The sight of city trucks lined up to dump tons of snow into St. John’s harbour is usually a welcome one for residents.
After all, following huge snowfalls like the ones the capital city has seen in recent weeks, most people are just glad to see city streets rid of as much of the white stuff as possible.
But it’s not just snow that gets unloaded into the harbour waters when trucks clear downtown streets.
There are plenty of contaminates mixed in with the snow that get picked up — everything from plastics and other garbage to chemicals such as brake fluid, antifreeze, oil, gasoline and diesel.
“All those bodies of water, including lakes, rivers and oceans, are getting to the stage where they have more trash and pollution in them than fish. … It’s a problem.”
Memorial University biology professor Ian Jones
Dumping such hazardous material into the ocean clearly violates federal law — in particular Section 36(3) of the Fisheries Act, which prohibits the deposit of any deleterious substances in water frequented by fish unless authorized by federal regulations.
According to Environment and Climate Change Canada (ECCC) — which administers and enforces the pollution prevention provisions of Fisheries and Oceans Canada’s Fisheries Act — “disposal of any material in fish-bearing waters must be compliant with all applicable legislation, including the Fisheries Act.”
However, it’s a law that’s obviously not enforced, as the City of St. John’s has been doing it for decades.
Ward 4 Coun. Ian Froude said the city is aware of the federal government rules and admits it doesn’t have a specific permit to dump snow into the harbour.
Froude said the city has been looking into it, but finding alternative solutions has been challenging, as it would mean huge additional costs — both financially and environmentally.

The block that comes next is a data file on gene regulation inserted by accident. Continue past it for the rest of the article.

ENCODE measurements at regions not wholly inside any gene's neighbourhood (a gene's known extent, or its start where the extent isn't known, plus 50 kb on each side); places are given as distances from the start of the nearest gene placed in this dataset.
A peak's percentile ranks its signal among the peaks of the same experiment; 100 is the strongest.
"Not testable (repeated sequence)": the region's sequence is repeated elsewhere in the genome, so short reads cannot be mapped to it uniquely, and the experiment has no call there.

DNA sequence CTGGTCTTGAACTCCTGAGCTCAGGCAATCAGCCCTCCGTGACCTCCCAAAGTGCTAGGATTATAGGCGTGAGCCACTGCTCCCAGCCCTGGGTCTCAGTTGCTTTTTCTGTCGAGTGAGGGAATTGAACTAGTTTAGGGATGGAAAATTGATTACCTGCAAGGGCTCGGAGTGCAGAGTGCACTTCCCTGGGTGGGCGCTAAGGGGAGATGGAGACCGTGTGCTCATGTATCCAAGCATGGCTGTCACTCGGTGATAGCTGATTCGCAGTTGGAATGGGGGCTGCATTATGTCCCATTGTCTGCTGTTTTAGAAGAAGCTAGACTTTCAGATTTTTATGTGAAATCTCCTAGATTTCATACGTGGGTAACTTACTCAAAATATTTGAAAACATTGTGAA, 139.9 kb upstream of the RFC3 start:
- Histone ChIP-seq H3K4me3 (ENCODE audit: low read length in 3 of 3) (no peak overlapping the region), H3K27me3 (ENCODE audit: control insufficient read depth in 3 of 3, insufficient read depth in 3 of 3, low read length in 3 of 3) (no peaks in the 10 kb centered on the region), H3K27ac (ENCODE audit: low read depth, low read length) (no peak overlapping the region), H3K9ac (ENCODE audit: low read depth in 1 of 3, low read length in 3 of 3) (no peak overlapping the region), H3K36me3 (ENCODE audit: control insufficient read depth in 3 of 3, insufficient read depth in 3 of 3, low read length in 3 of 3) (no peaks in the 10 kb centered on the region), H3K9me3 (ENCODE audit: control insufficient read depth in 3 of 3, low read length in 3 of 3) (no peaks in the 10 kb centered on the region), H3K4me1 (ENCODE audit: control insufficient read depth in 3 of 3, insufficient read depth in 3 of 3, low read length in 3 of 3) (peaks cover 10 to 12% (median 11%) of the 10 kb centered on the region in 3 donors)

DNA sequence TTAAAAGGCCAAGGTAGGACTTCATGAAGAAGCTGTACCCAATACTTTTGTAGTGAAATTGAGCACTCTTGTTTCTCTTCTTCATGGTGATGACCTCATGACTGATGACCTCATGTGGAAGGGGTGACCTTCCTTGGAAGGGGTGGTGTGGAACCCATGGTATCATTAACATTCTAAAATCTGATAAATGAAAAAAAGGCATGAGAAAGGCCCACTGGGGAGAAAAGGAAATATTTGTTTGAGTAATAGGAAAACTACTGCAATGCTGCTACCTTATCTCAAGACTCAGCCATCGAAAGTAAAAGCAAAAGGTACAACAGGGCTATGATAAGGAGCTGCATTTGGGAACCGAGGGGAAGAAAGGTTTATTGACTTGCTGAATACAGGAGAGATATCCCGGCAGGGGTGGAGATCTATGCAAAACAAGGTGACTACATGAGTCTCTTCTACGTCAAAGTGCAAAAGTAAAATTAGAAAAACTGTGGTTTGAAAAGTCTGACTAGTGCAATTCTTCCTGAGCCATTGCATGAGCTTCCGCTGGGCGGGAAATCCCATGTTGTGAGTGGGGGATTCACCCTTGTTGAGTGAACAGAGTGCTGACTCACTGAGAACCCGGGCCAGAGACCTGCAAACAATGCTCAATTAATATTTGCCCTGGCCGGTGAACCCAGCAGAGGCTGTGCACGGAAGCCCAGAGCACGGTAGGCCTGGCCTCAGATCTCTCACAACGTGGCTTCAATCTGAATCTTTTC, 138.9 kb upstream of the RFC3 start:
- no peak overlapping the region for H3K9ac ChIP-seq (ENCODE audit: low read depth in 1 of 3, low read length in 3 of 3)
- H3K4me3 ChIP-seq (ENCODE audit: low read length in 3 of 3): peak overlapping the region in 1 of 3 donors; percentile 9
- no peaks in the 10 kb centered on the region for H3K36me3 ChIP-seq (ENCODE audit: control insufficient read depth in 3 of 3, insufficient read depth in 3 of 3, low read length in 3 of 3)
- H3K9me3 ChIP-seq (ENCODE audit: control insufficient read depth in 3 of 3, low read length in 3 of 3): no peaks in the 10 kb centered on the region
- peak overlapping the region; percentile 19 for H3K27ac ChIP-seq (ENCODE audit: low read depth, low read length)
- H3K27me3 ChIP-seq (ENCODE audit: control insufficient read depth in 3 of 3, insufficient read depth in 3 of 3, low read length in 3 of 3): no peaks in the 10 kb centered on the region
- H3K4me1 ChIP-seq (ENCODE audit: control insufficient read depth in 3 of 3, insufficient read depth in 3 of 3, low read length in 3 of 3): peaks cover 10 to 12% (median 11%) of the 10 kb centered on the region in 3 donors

“If we weren’t dumping snow that’s removed from the downtown into the harbour, then that has to be trucked somewhere that’s quite far away. So, there’s the cost of doing that,” Froude said. “Then, the cost of burning fuel to move that volume of snow to an area that’s potentially quite far away.”
Then there’s the cost of the facility to dump the snow.
“We can’t just dump it anywhere,” he said.
“It would have to be an engineered site with proper drainage because it would be a significant amount of snow.”
Dumping snow into a harbour is a common practice in many municipalities across North American.
For many years, it’s been a hot topic in Halifax, where the city has a firm policy against dumping snow into its harbour, yet it continues to be carried out by the Halifax Port Authority and the Waterfront Development Corp., which are under federal jurisdiction.
Memorial University biology professor Ian Jones said it’s a practice that has to stop.
“All those bodies of water, including lakes, rivers and oceans, are getting to the stage where they have more trash and pollution in them than fish. … It’s a problem,” Jones said.
“The environment is what provides us with our food and our habitat. It’s fundamental for human life, our economy, everything, and its protection is of paramount importance.”
Jones said the city’s explanation that trucking snow elsewhere is too expensive is “a typical polluter’s argument.”
“Eliminating one source of nasty stuff going into (the harbour) would make the harbour a better, cleaner place for fish, wildlife and people.”
Jones said the federal rules against dumping snow into harbours should be better enforced.
“The Fisheries Act is one of the pieces of legislation that is the least enforced of all legislation,” he said. “In fact, generally, environmental laws are not enforced. It’s ridiculous.”
Jones said the environment is too important to ignore, and added that municipal, provincial and federal governments should do all they can to protect it.
“It’s good that the city is under pressure not to dump contaminating substances into the ocean via snow dumping,” he said. “On the other hand, going after them is sort of like handing speeding tickets at the Indy 500. … There’s a lot of polluting going on and prohibitions on the city dumping in the harbour is a start.”
He said if people understood its importance, the ECCC would be under more political pressure to carry out more enforcement.
When asked Friday about enforcement regarding the city’s dumping of snow into the harbour, the ECCC wasn’t able to provide an answer by deadline.
It said anyone who becomes aware of the release of a deleterious substance can contact the 24-hour emergency telephone number at 1-800-563-9089. The number is operated co-operatively by ECCC, the Canadian Coast Guard and the Government of Newfoundland and Labrador.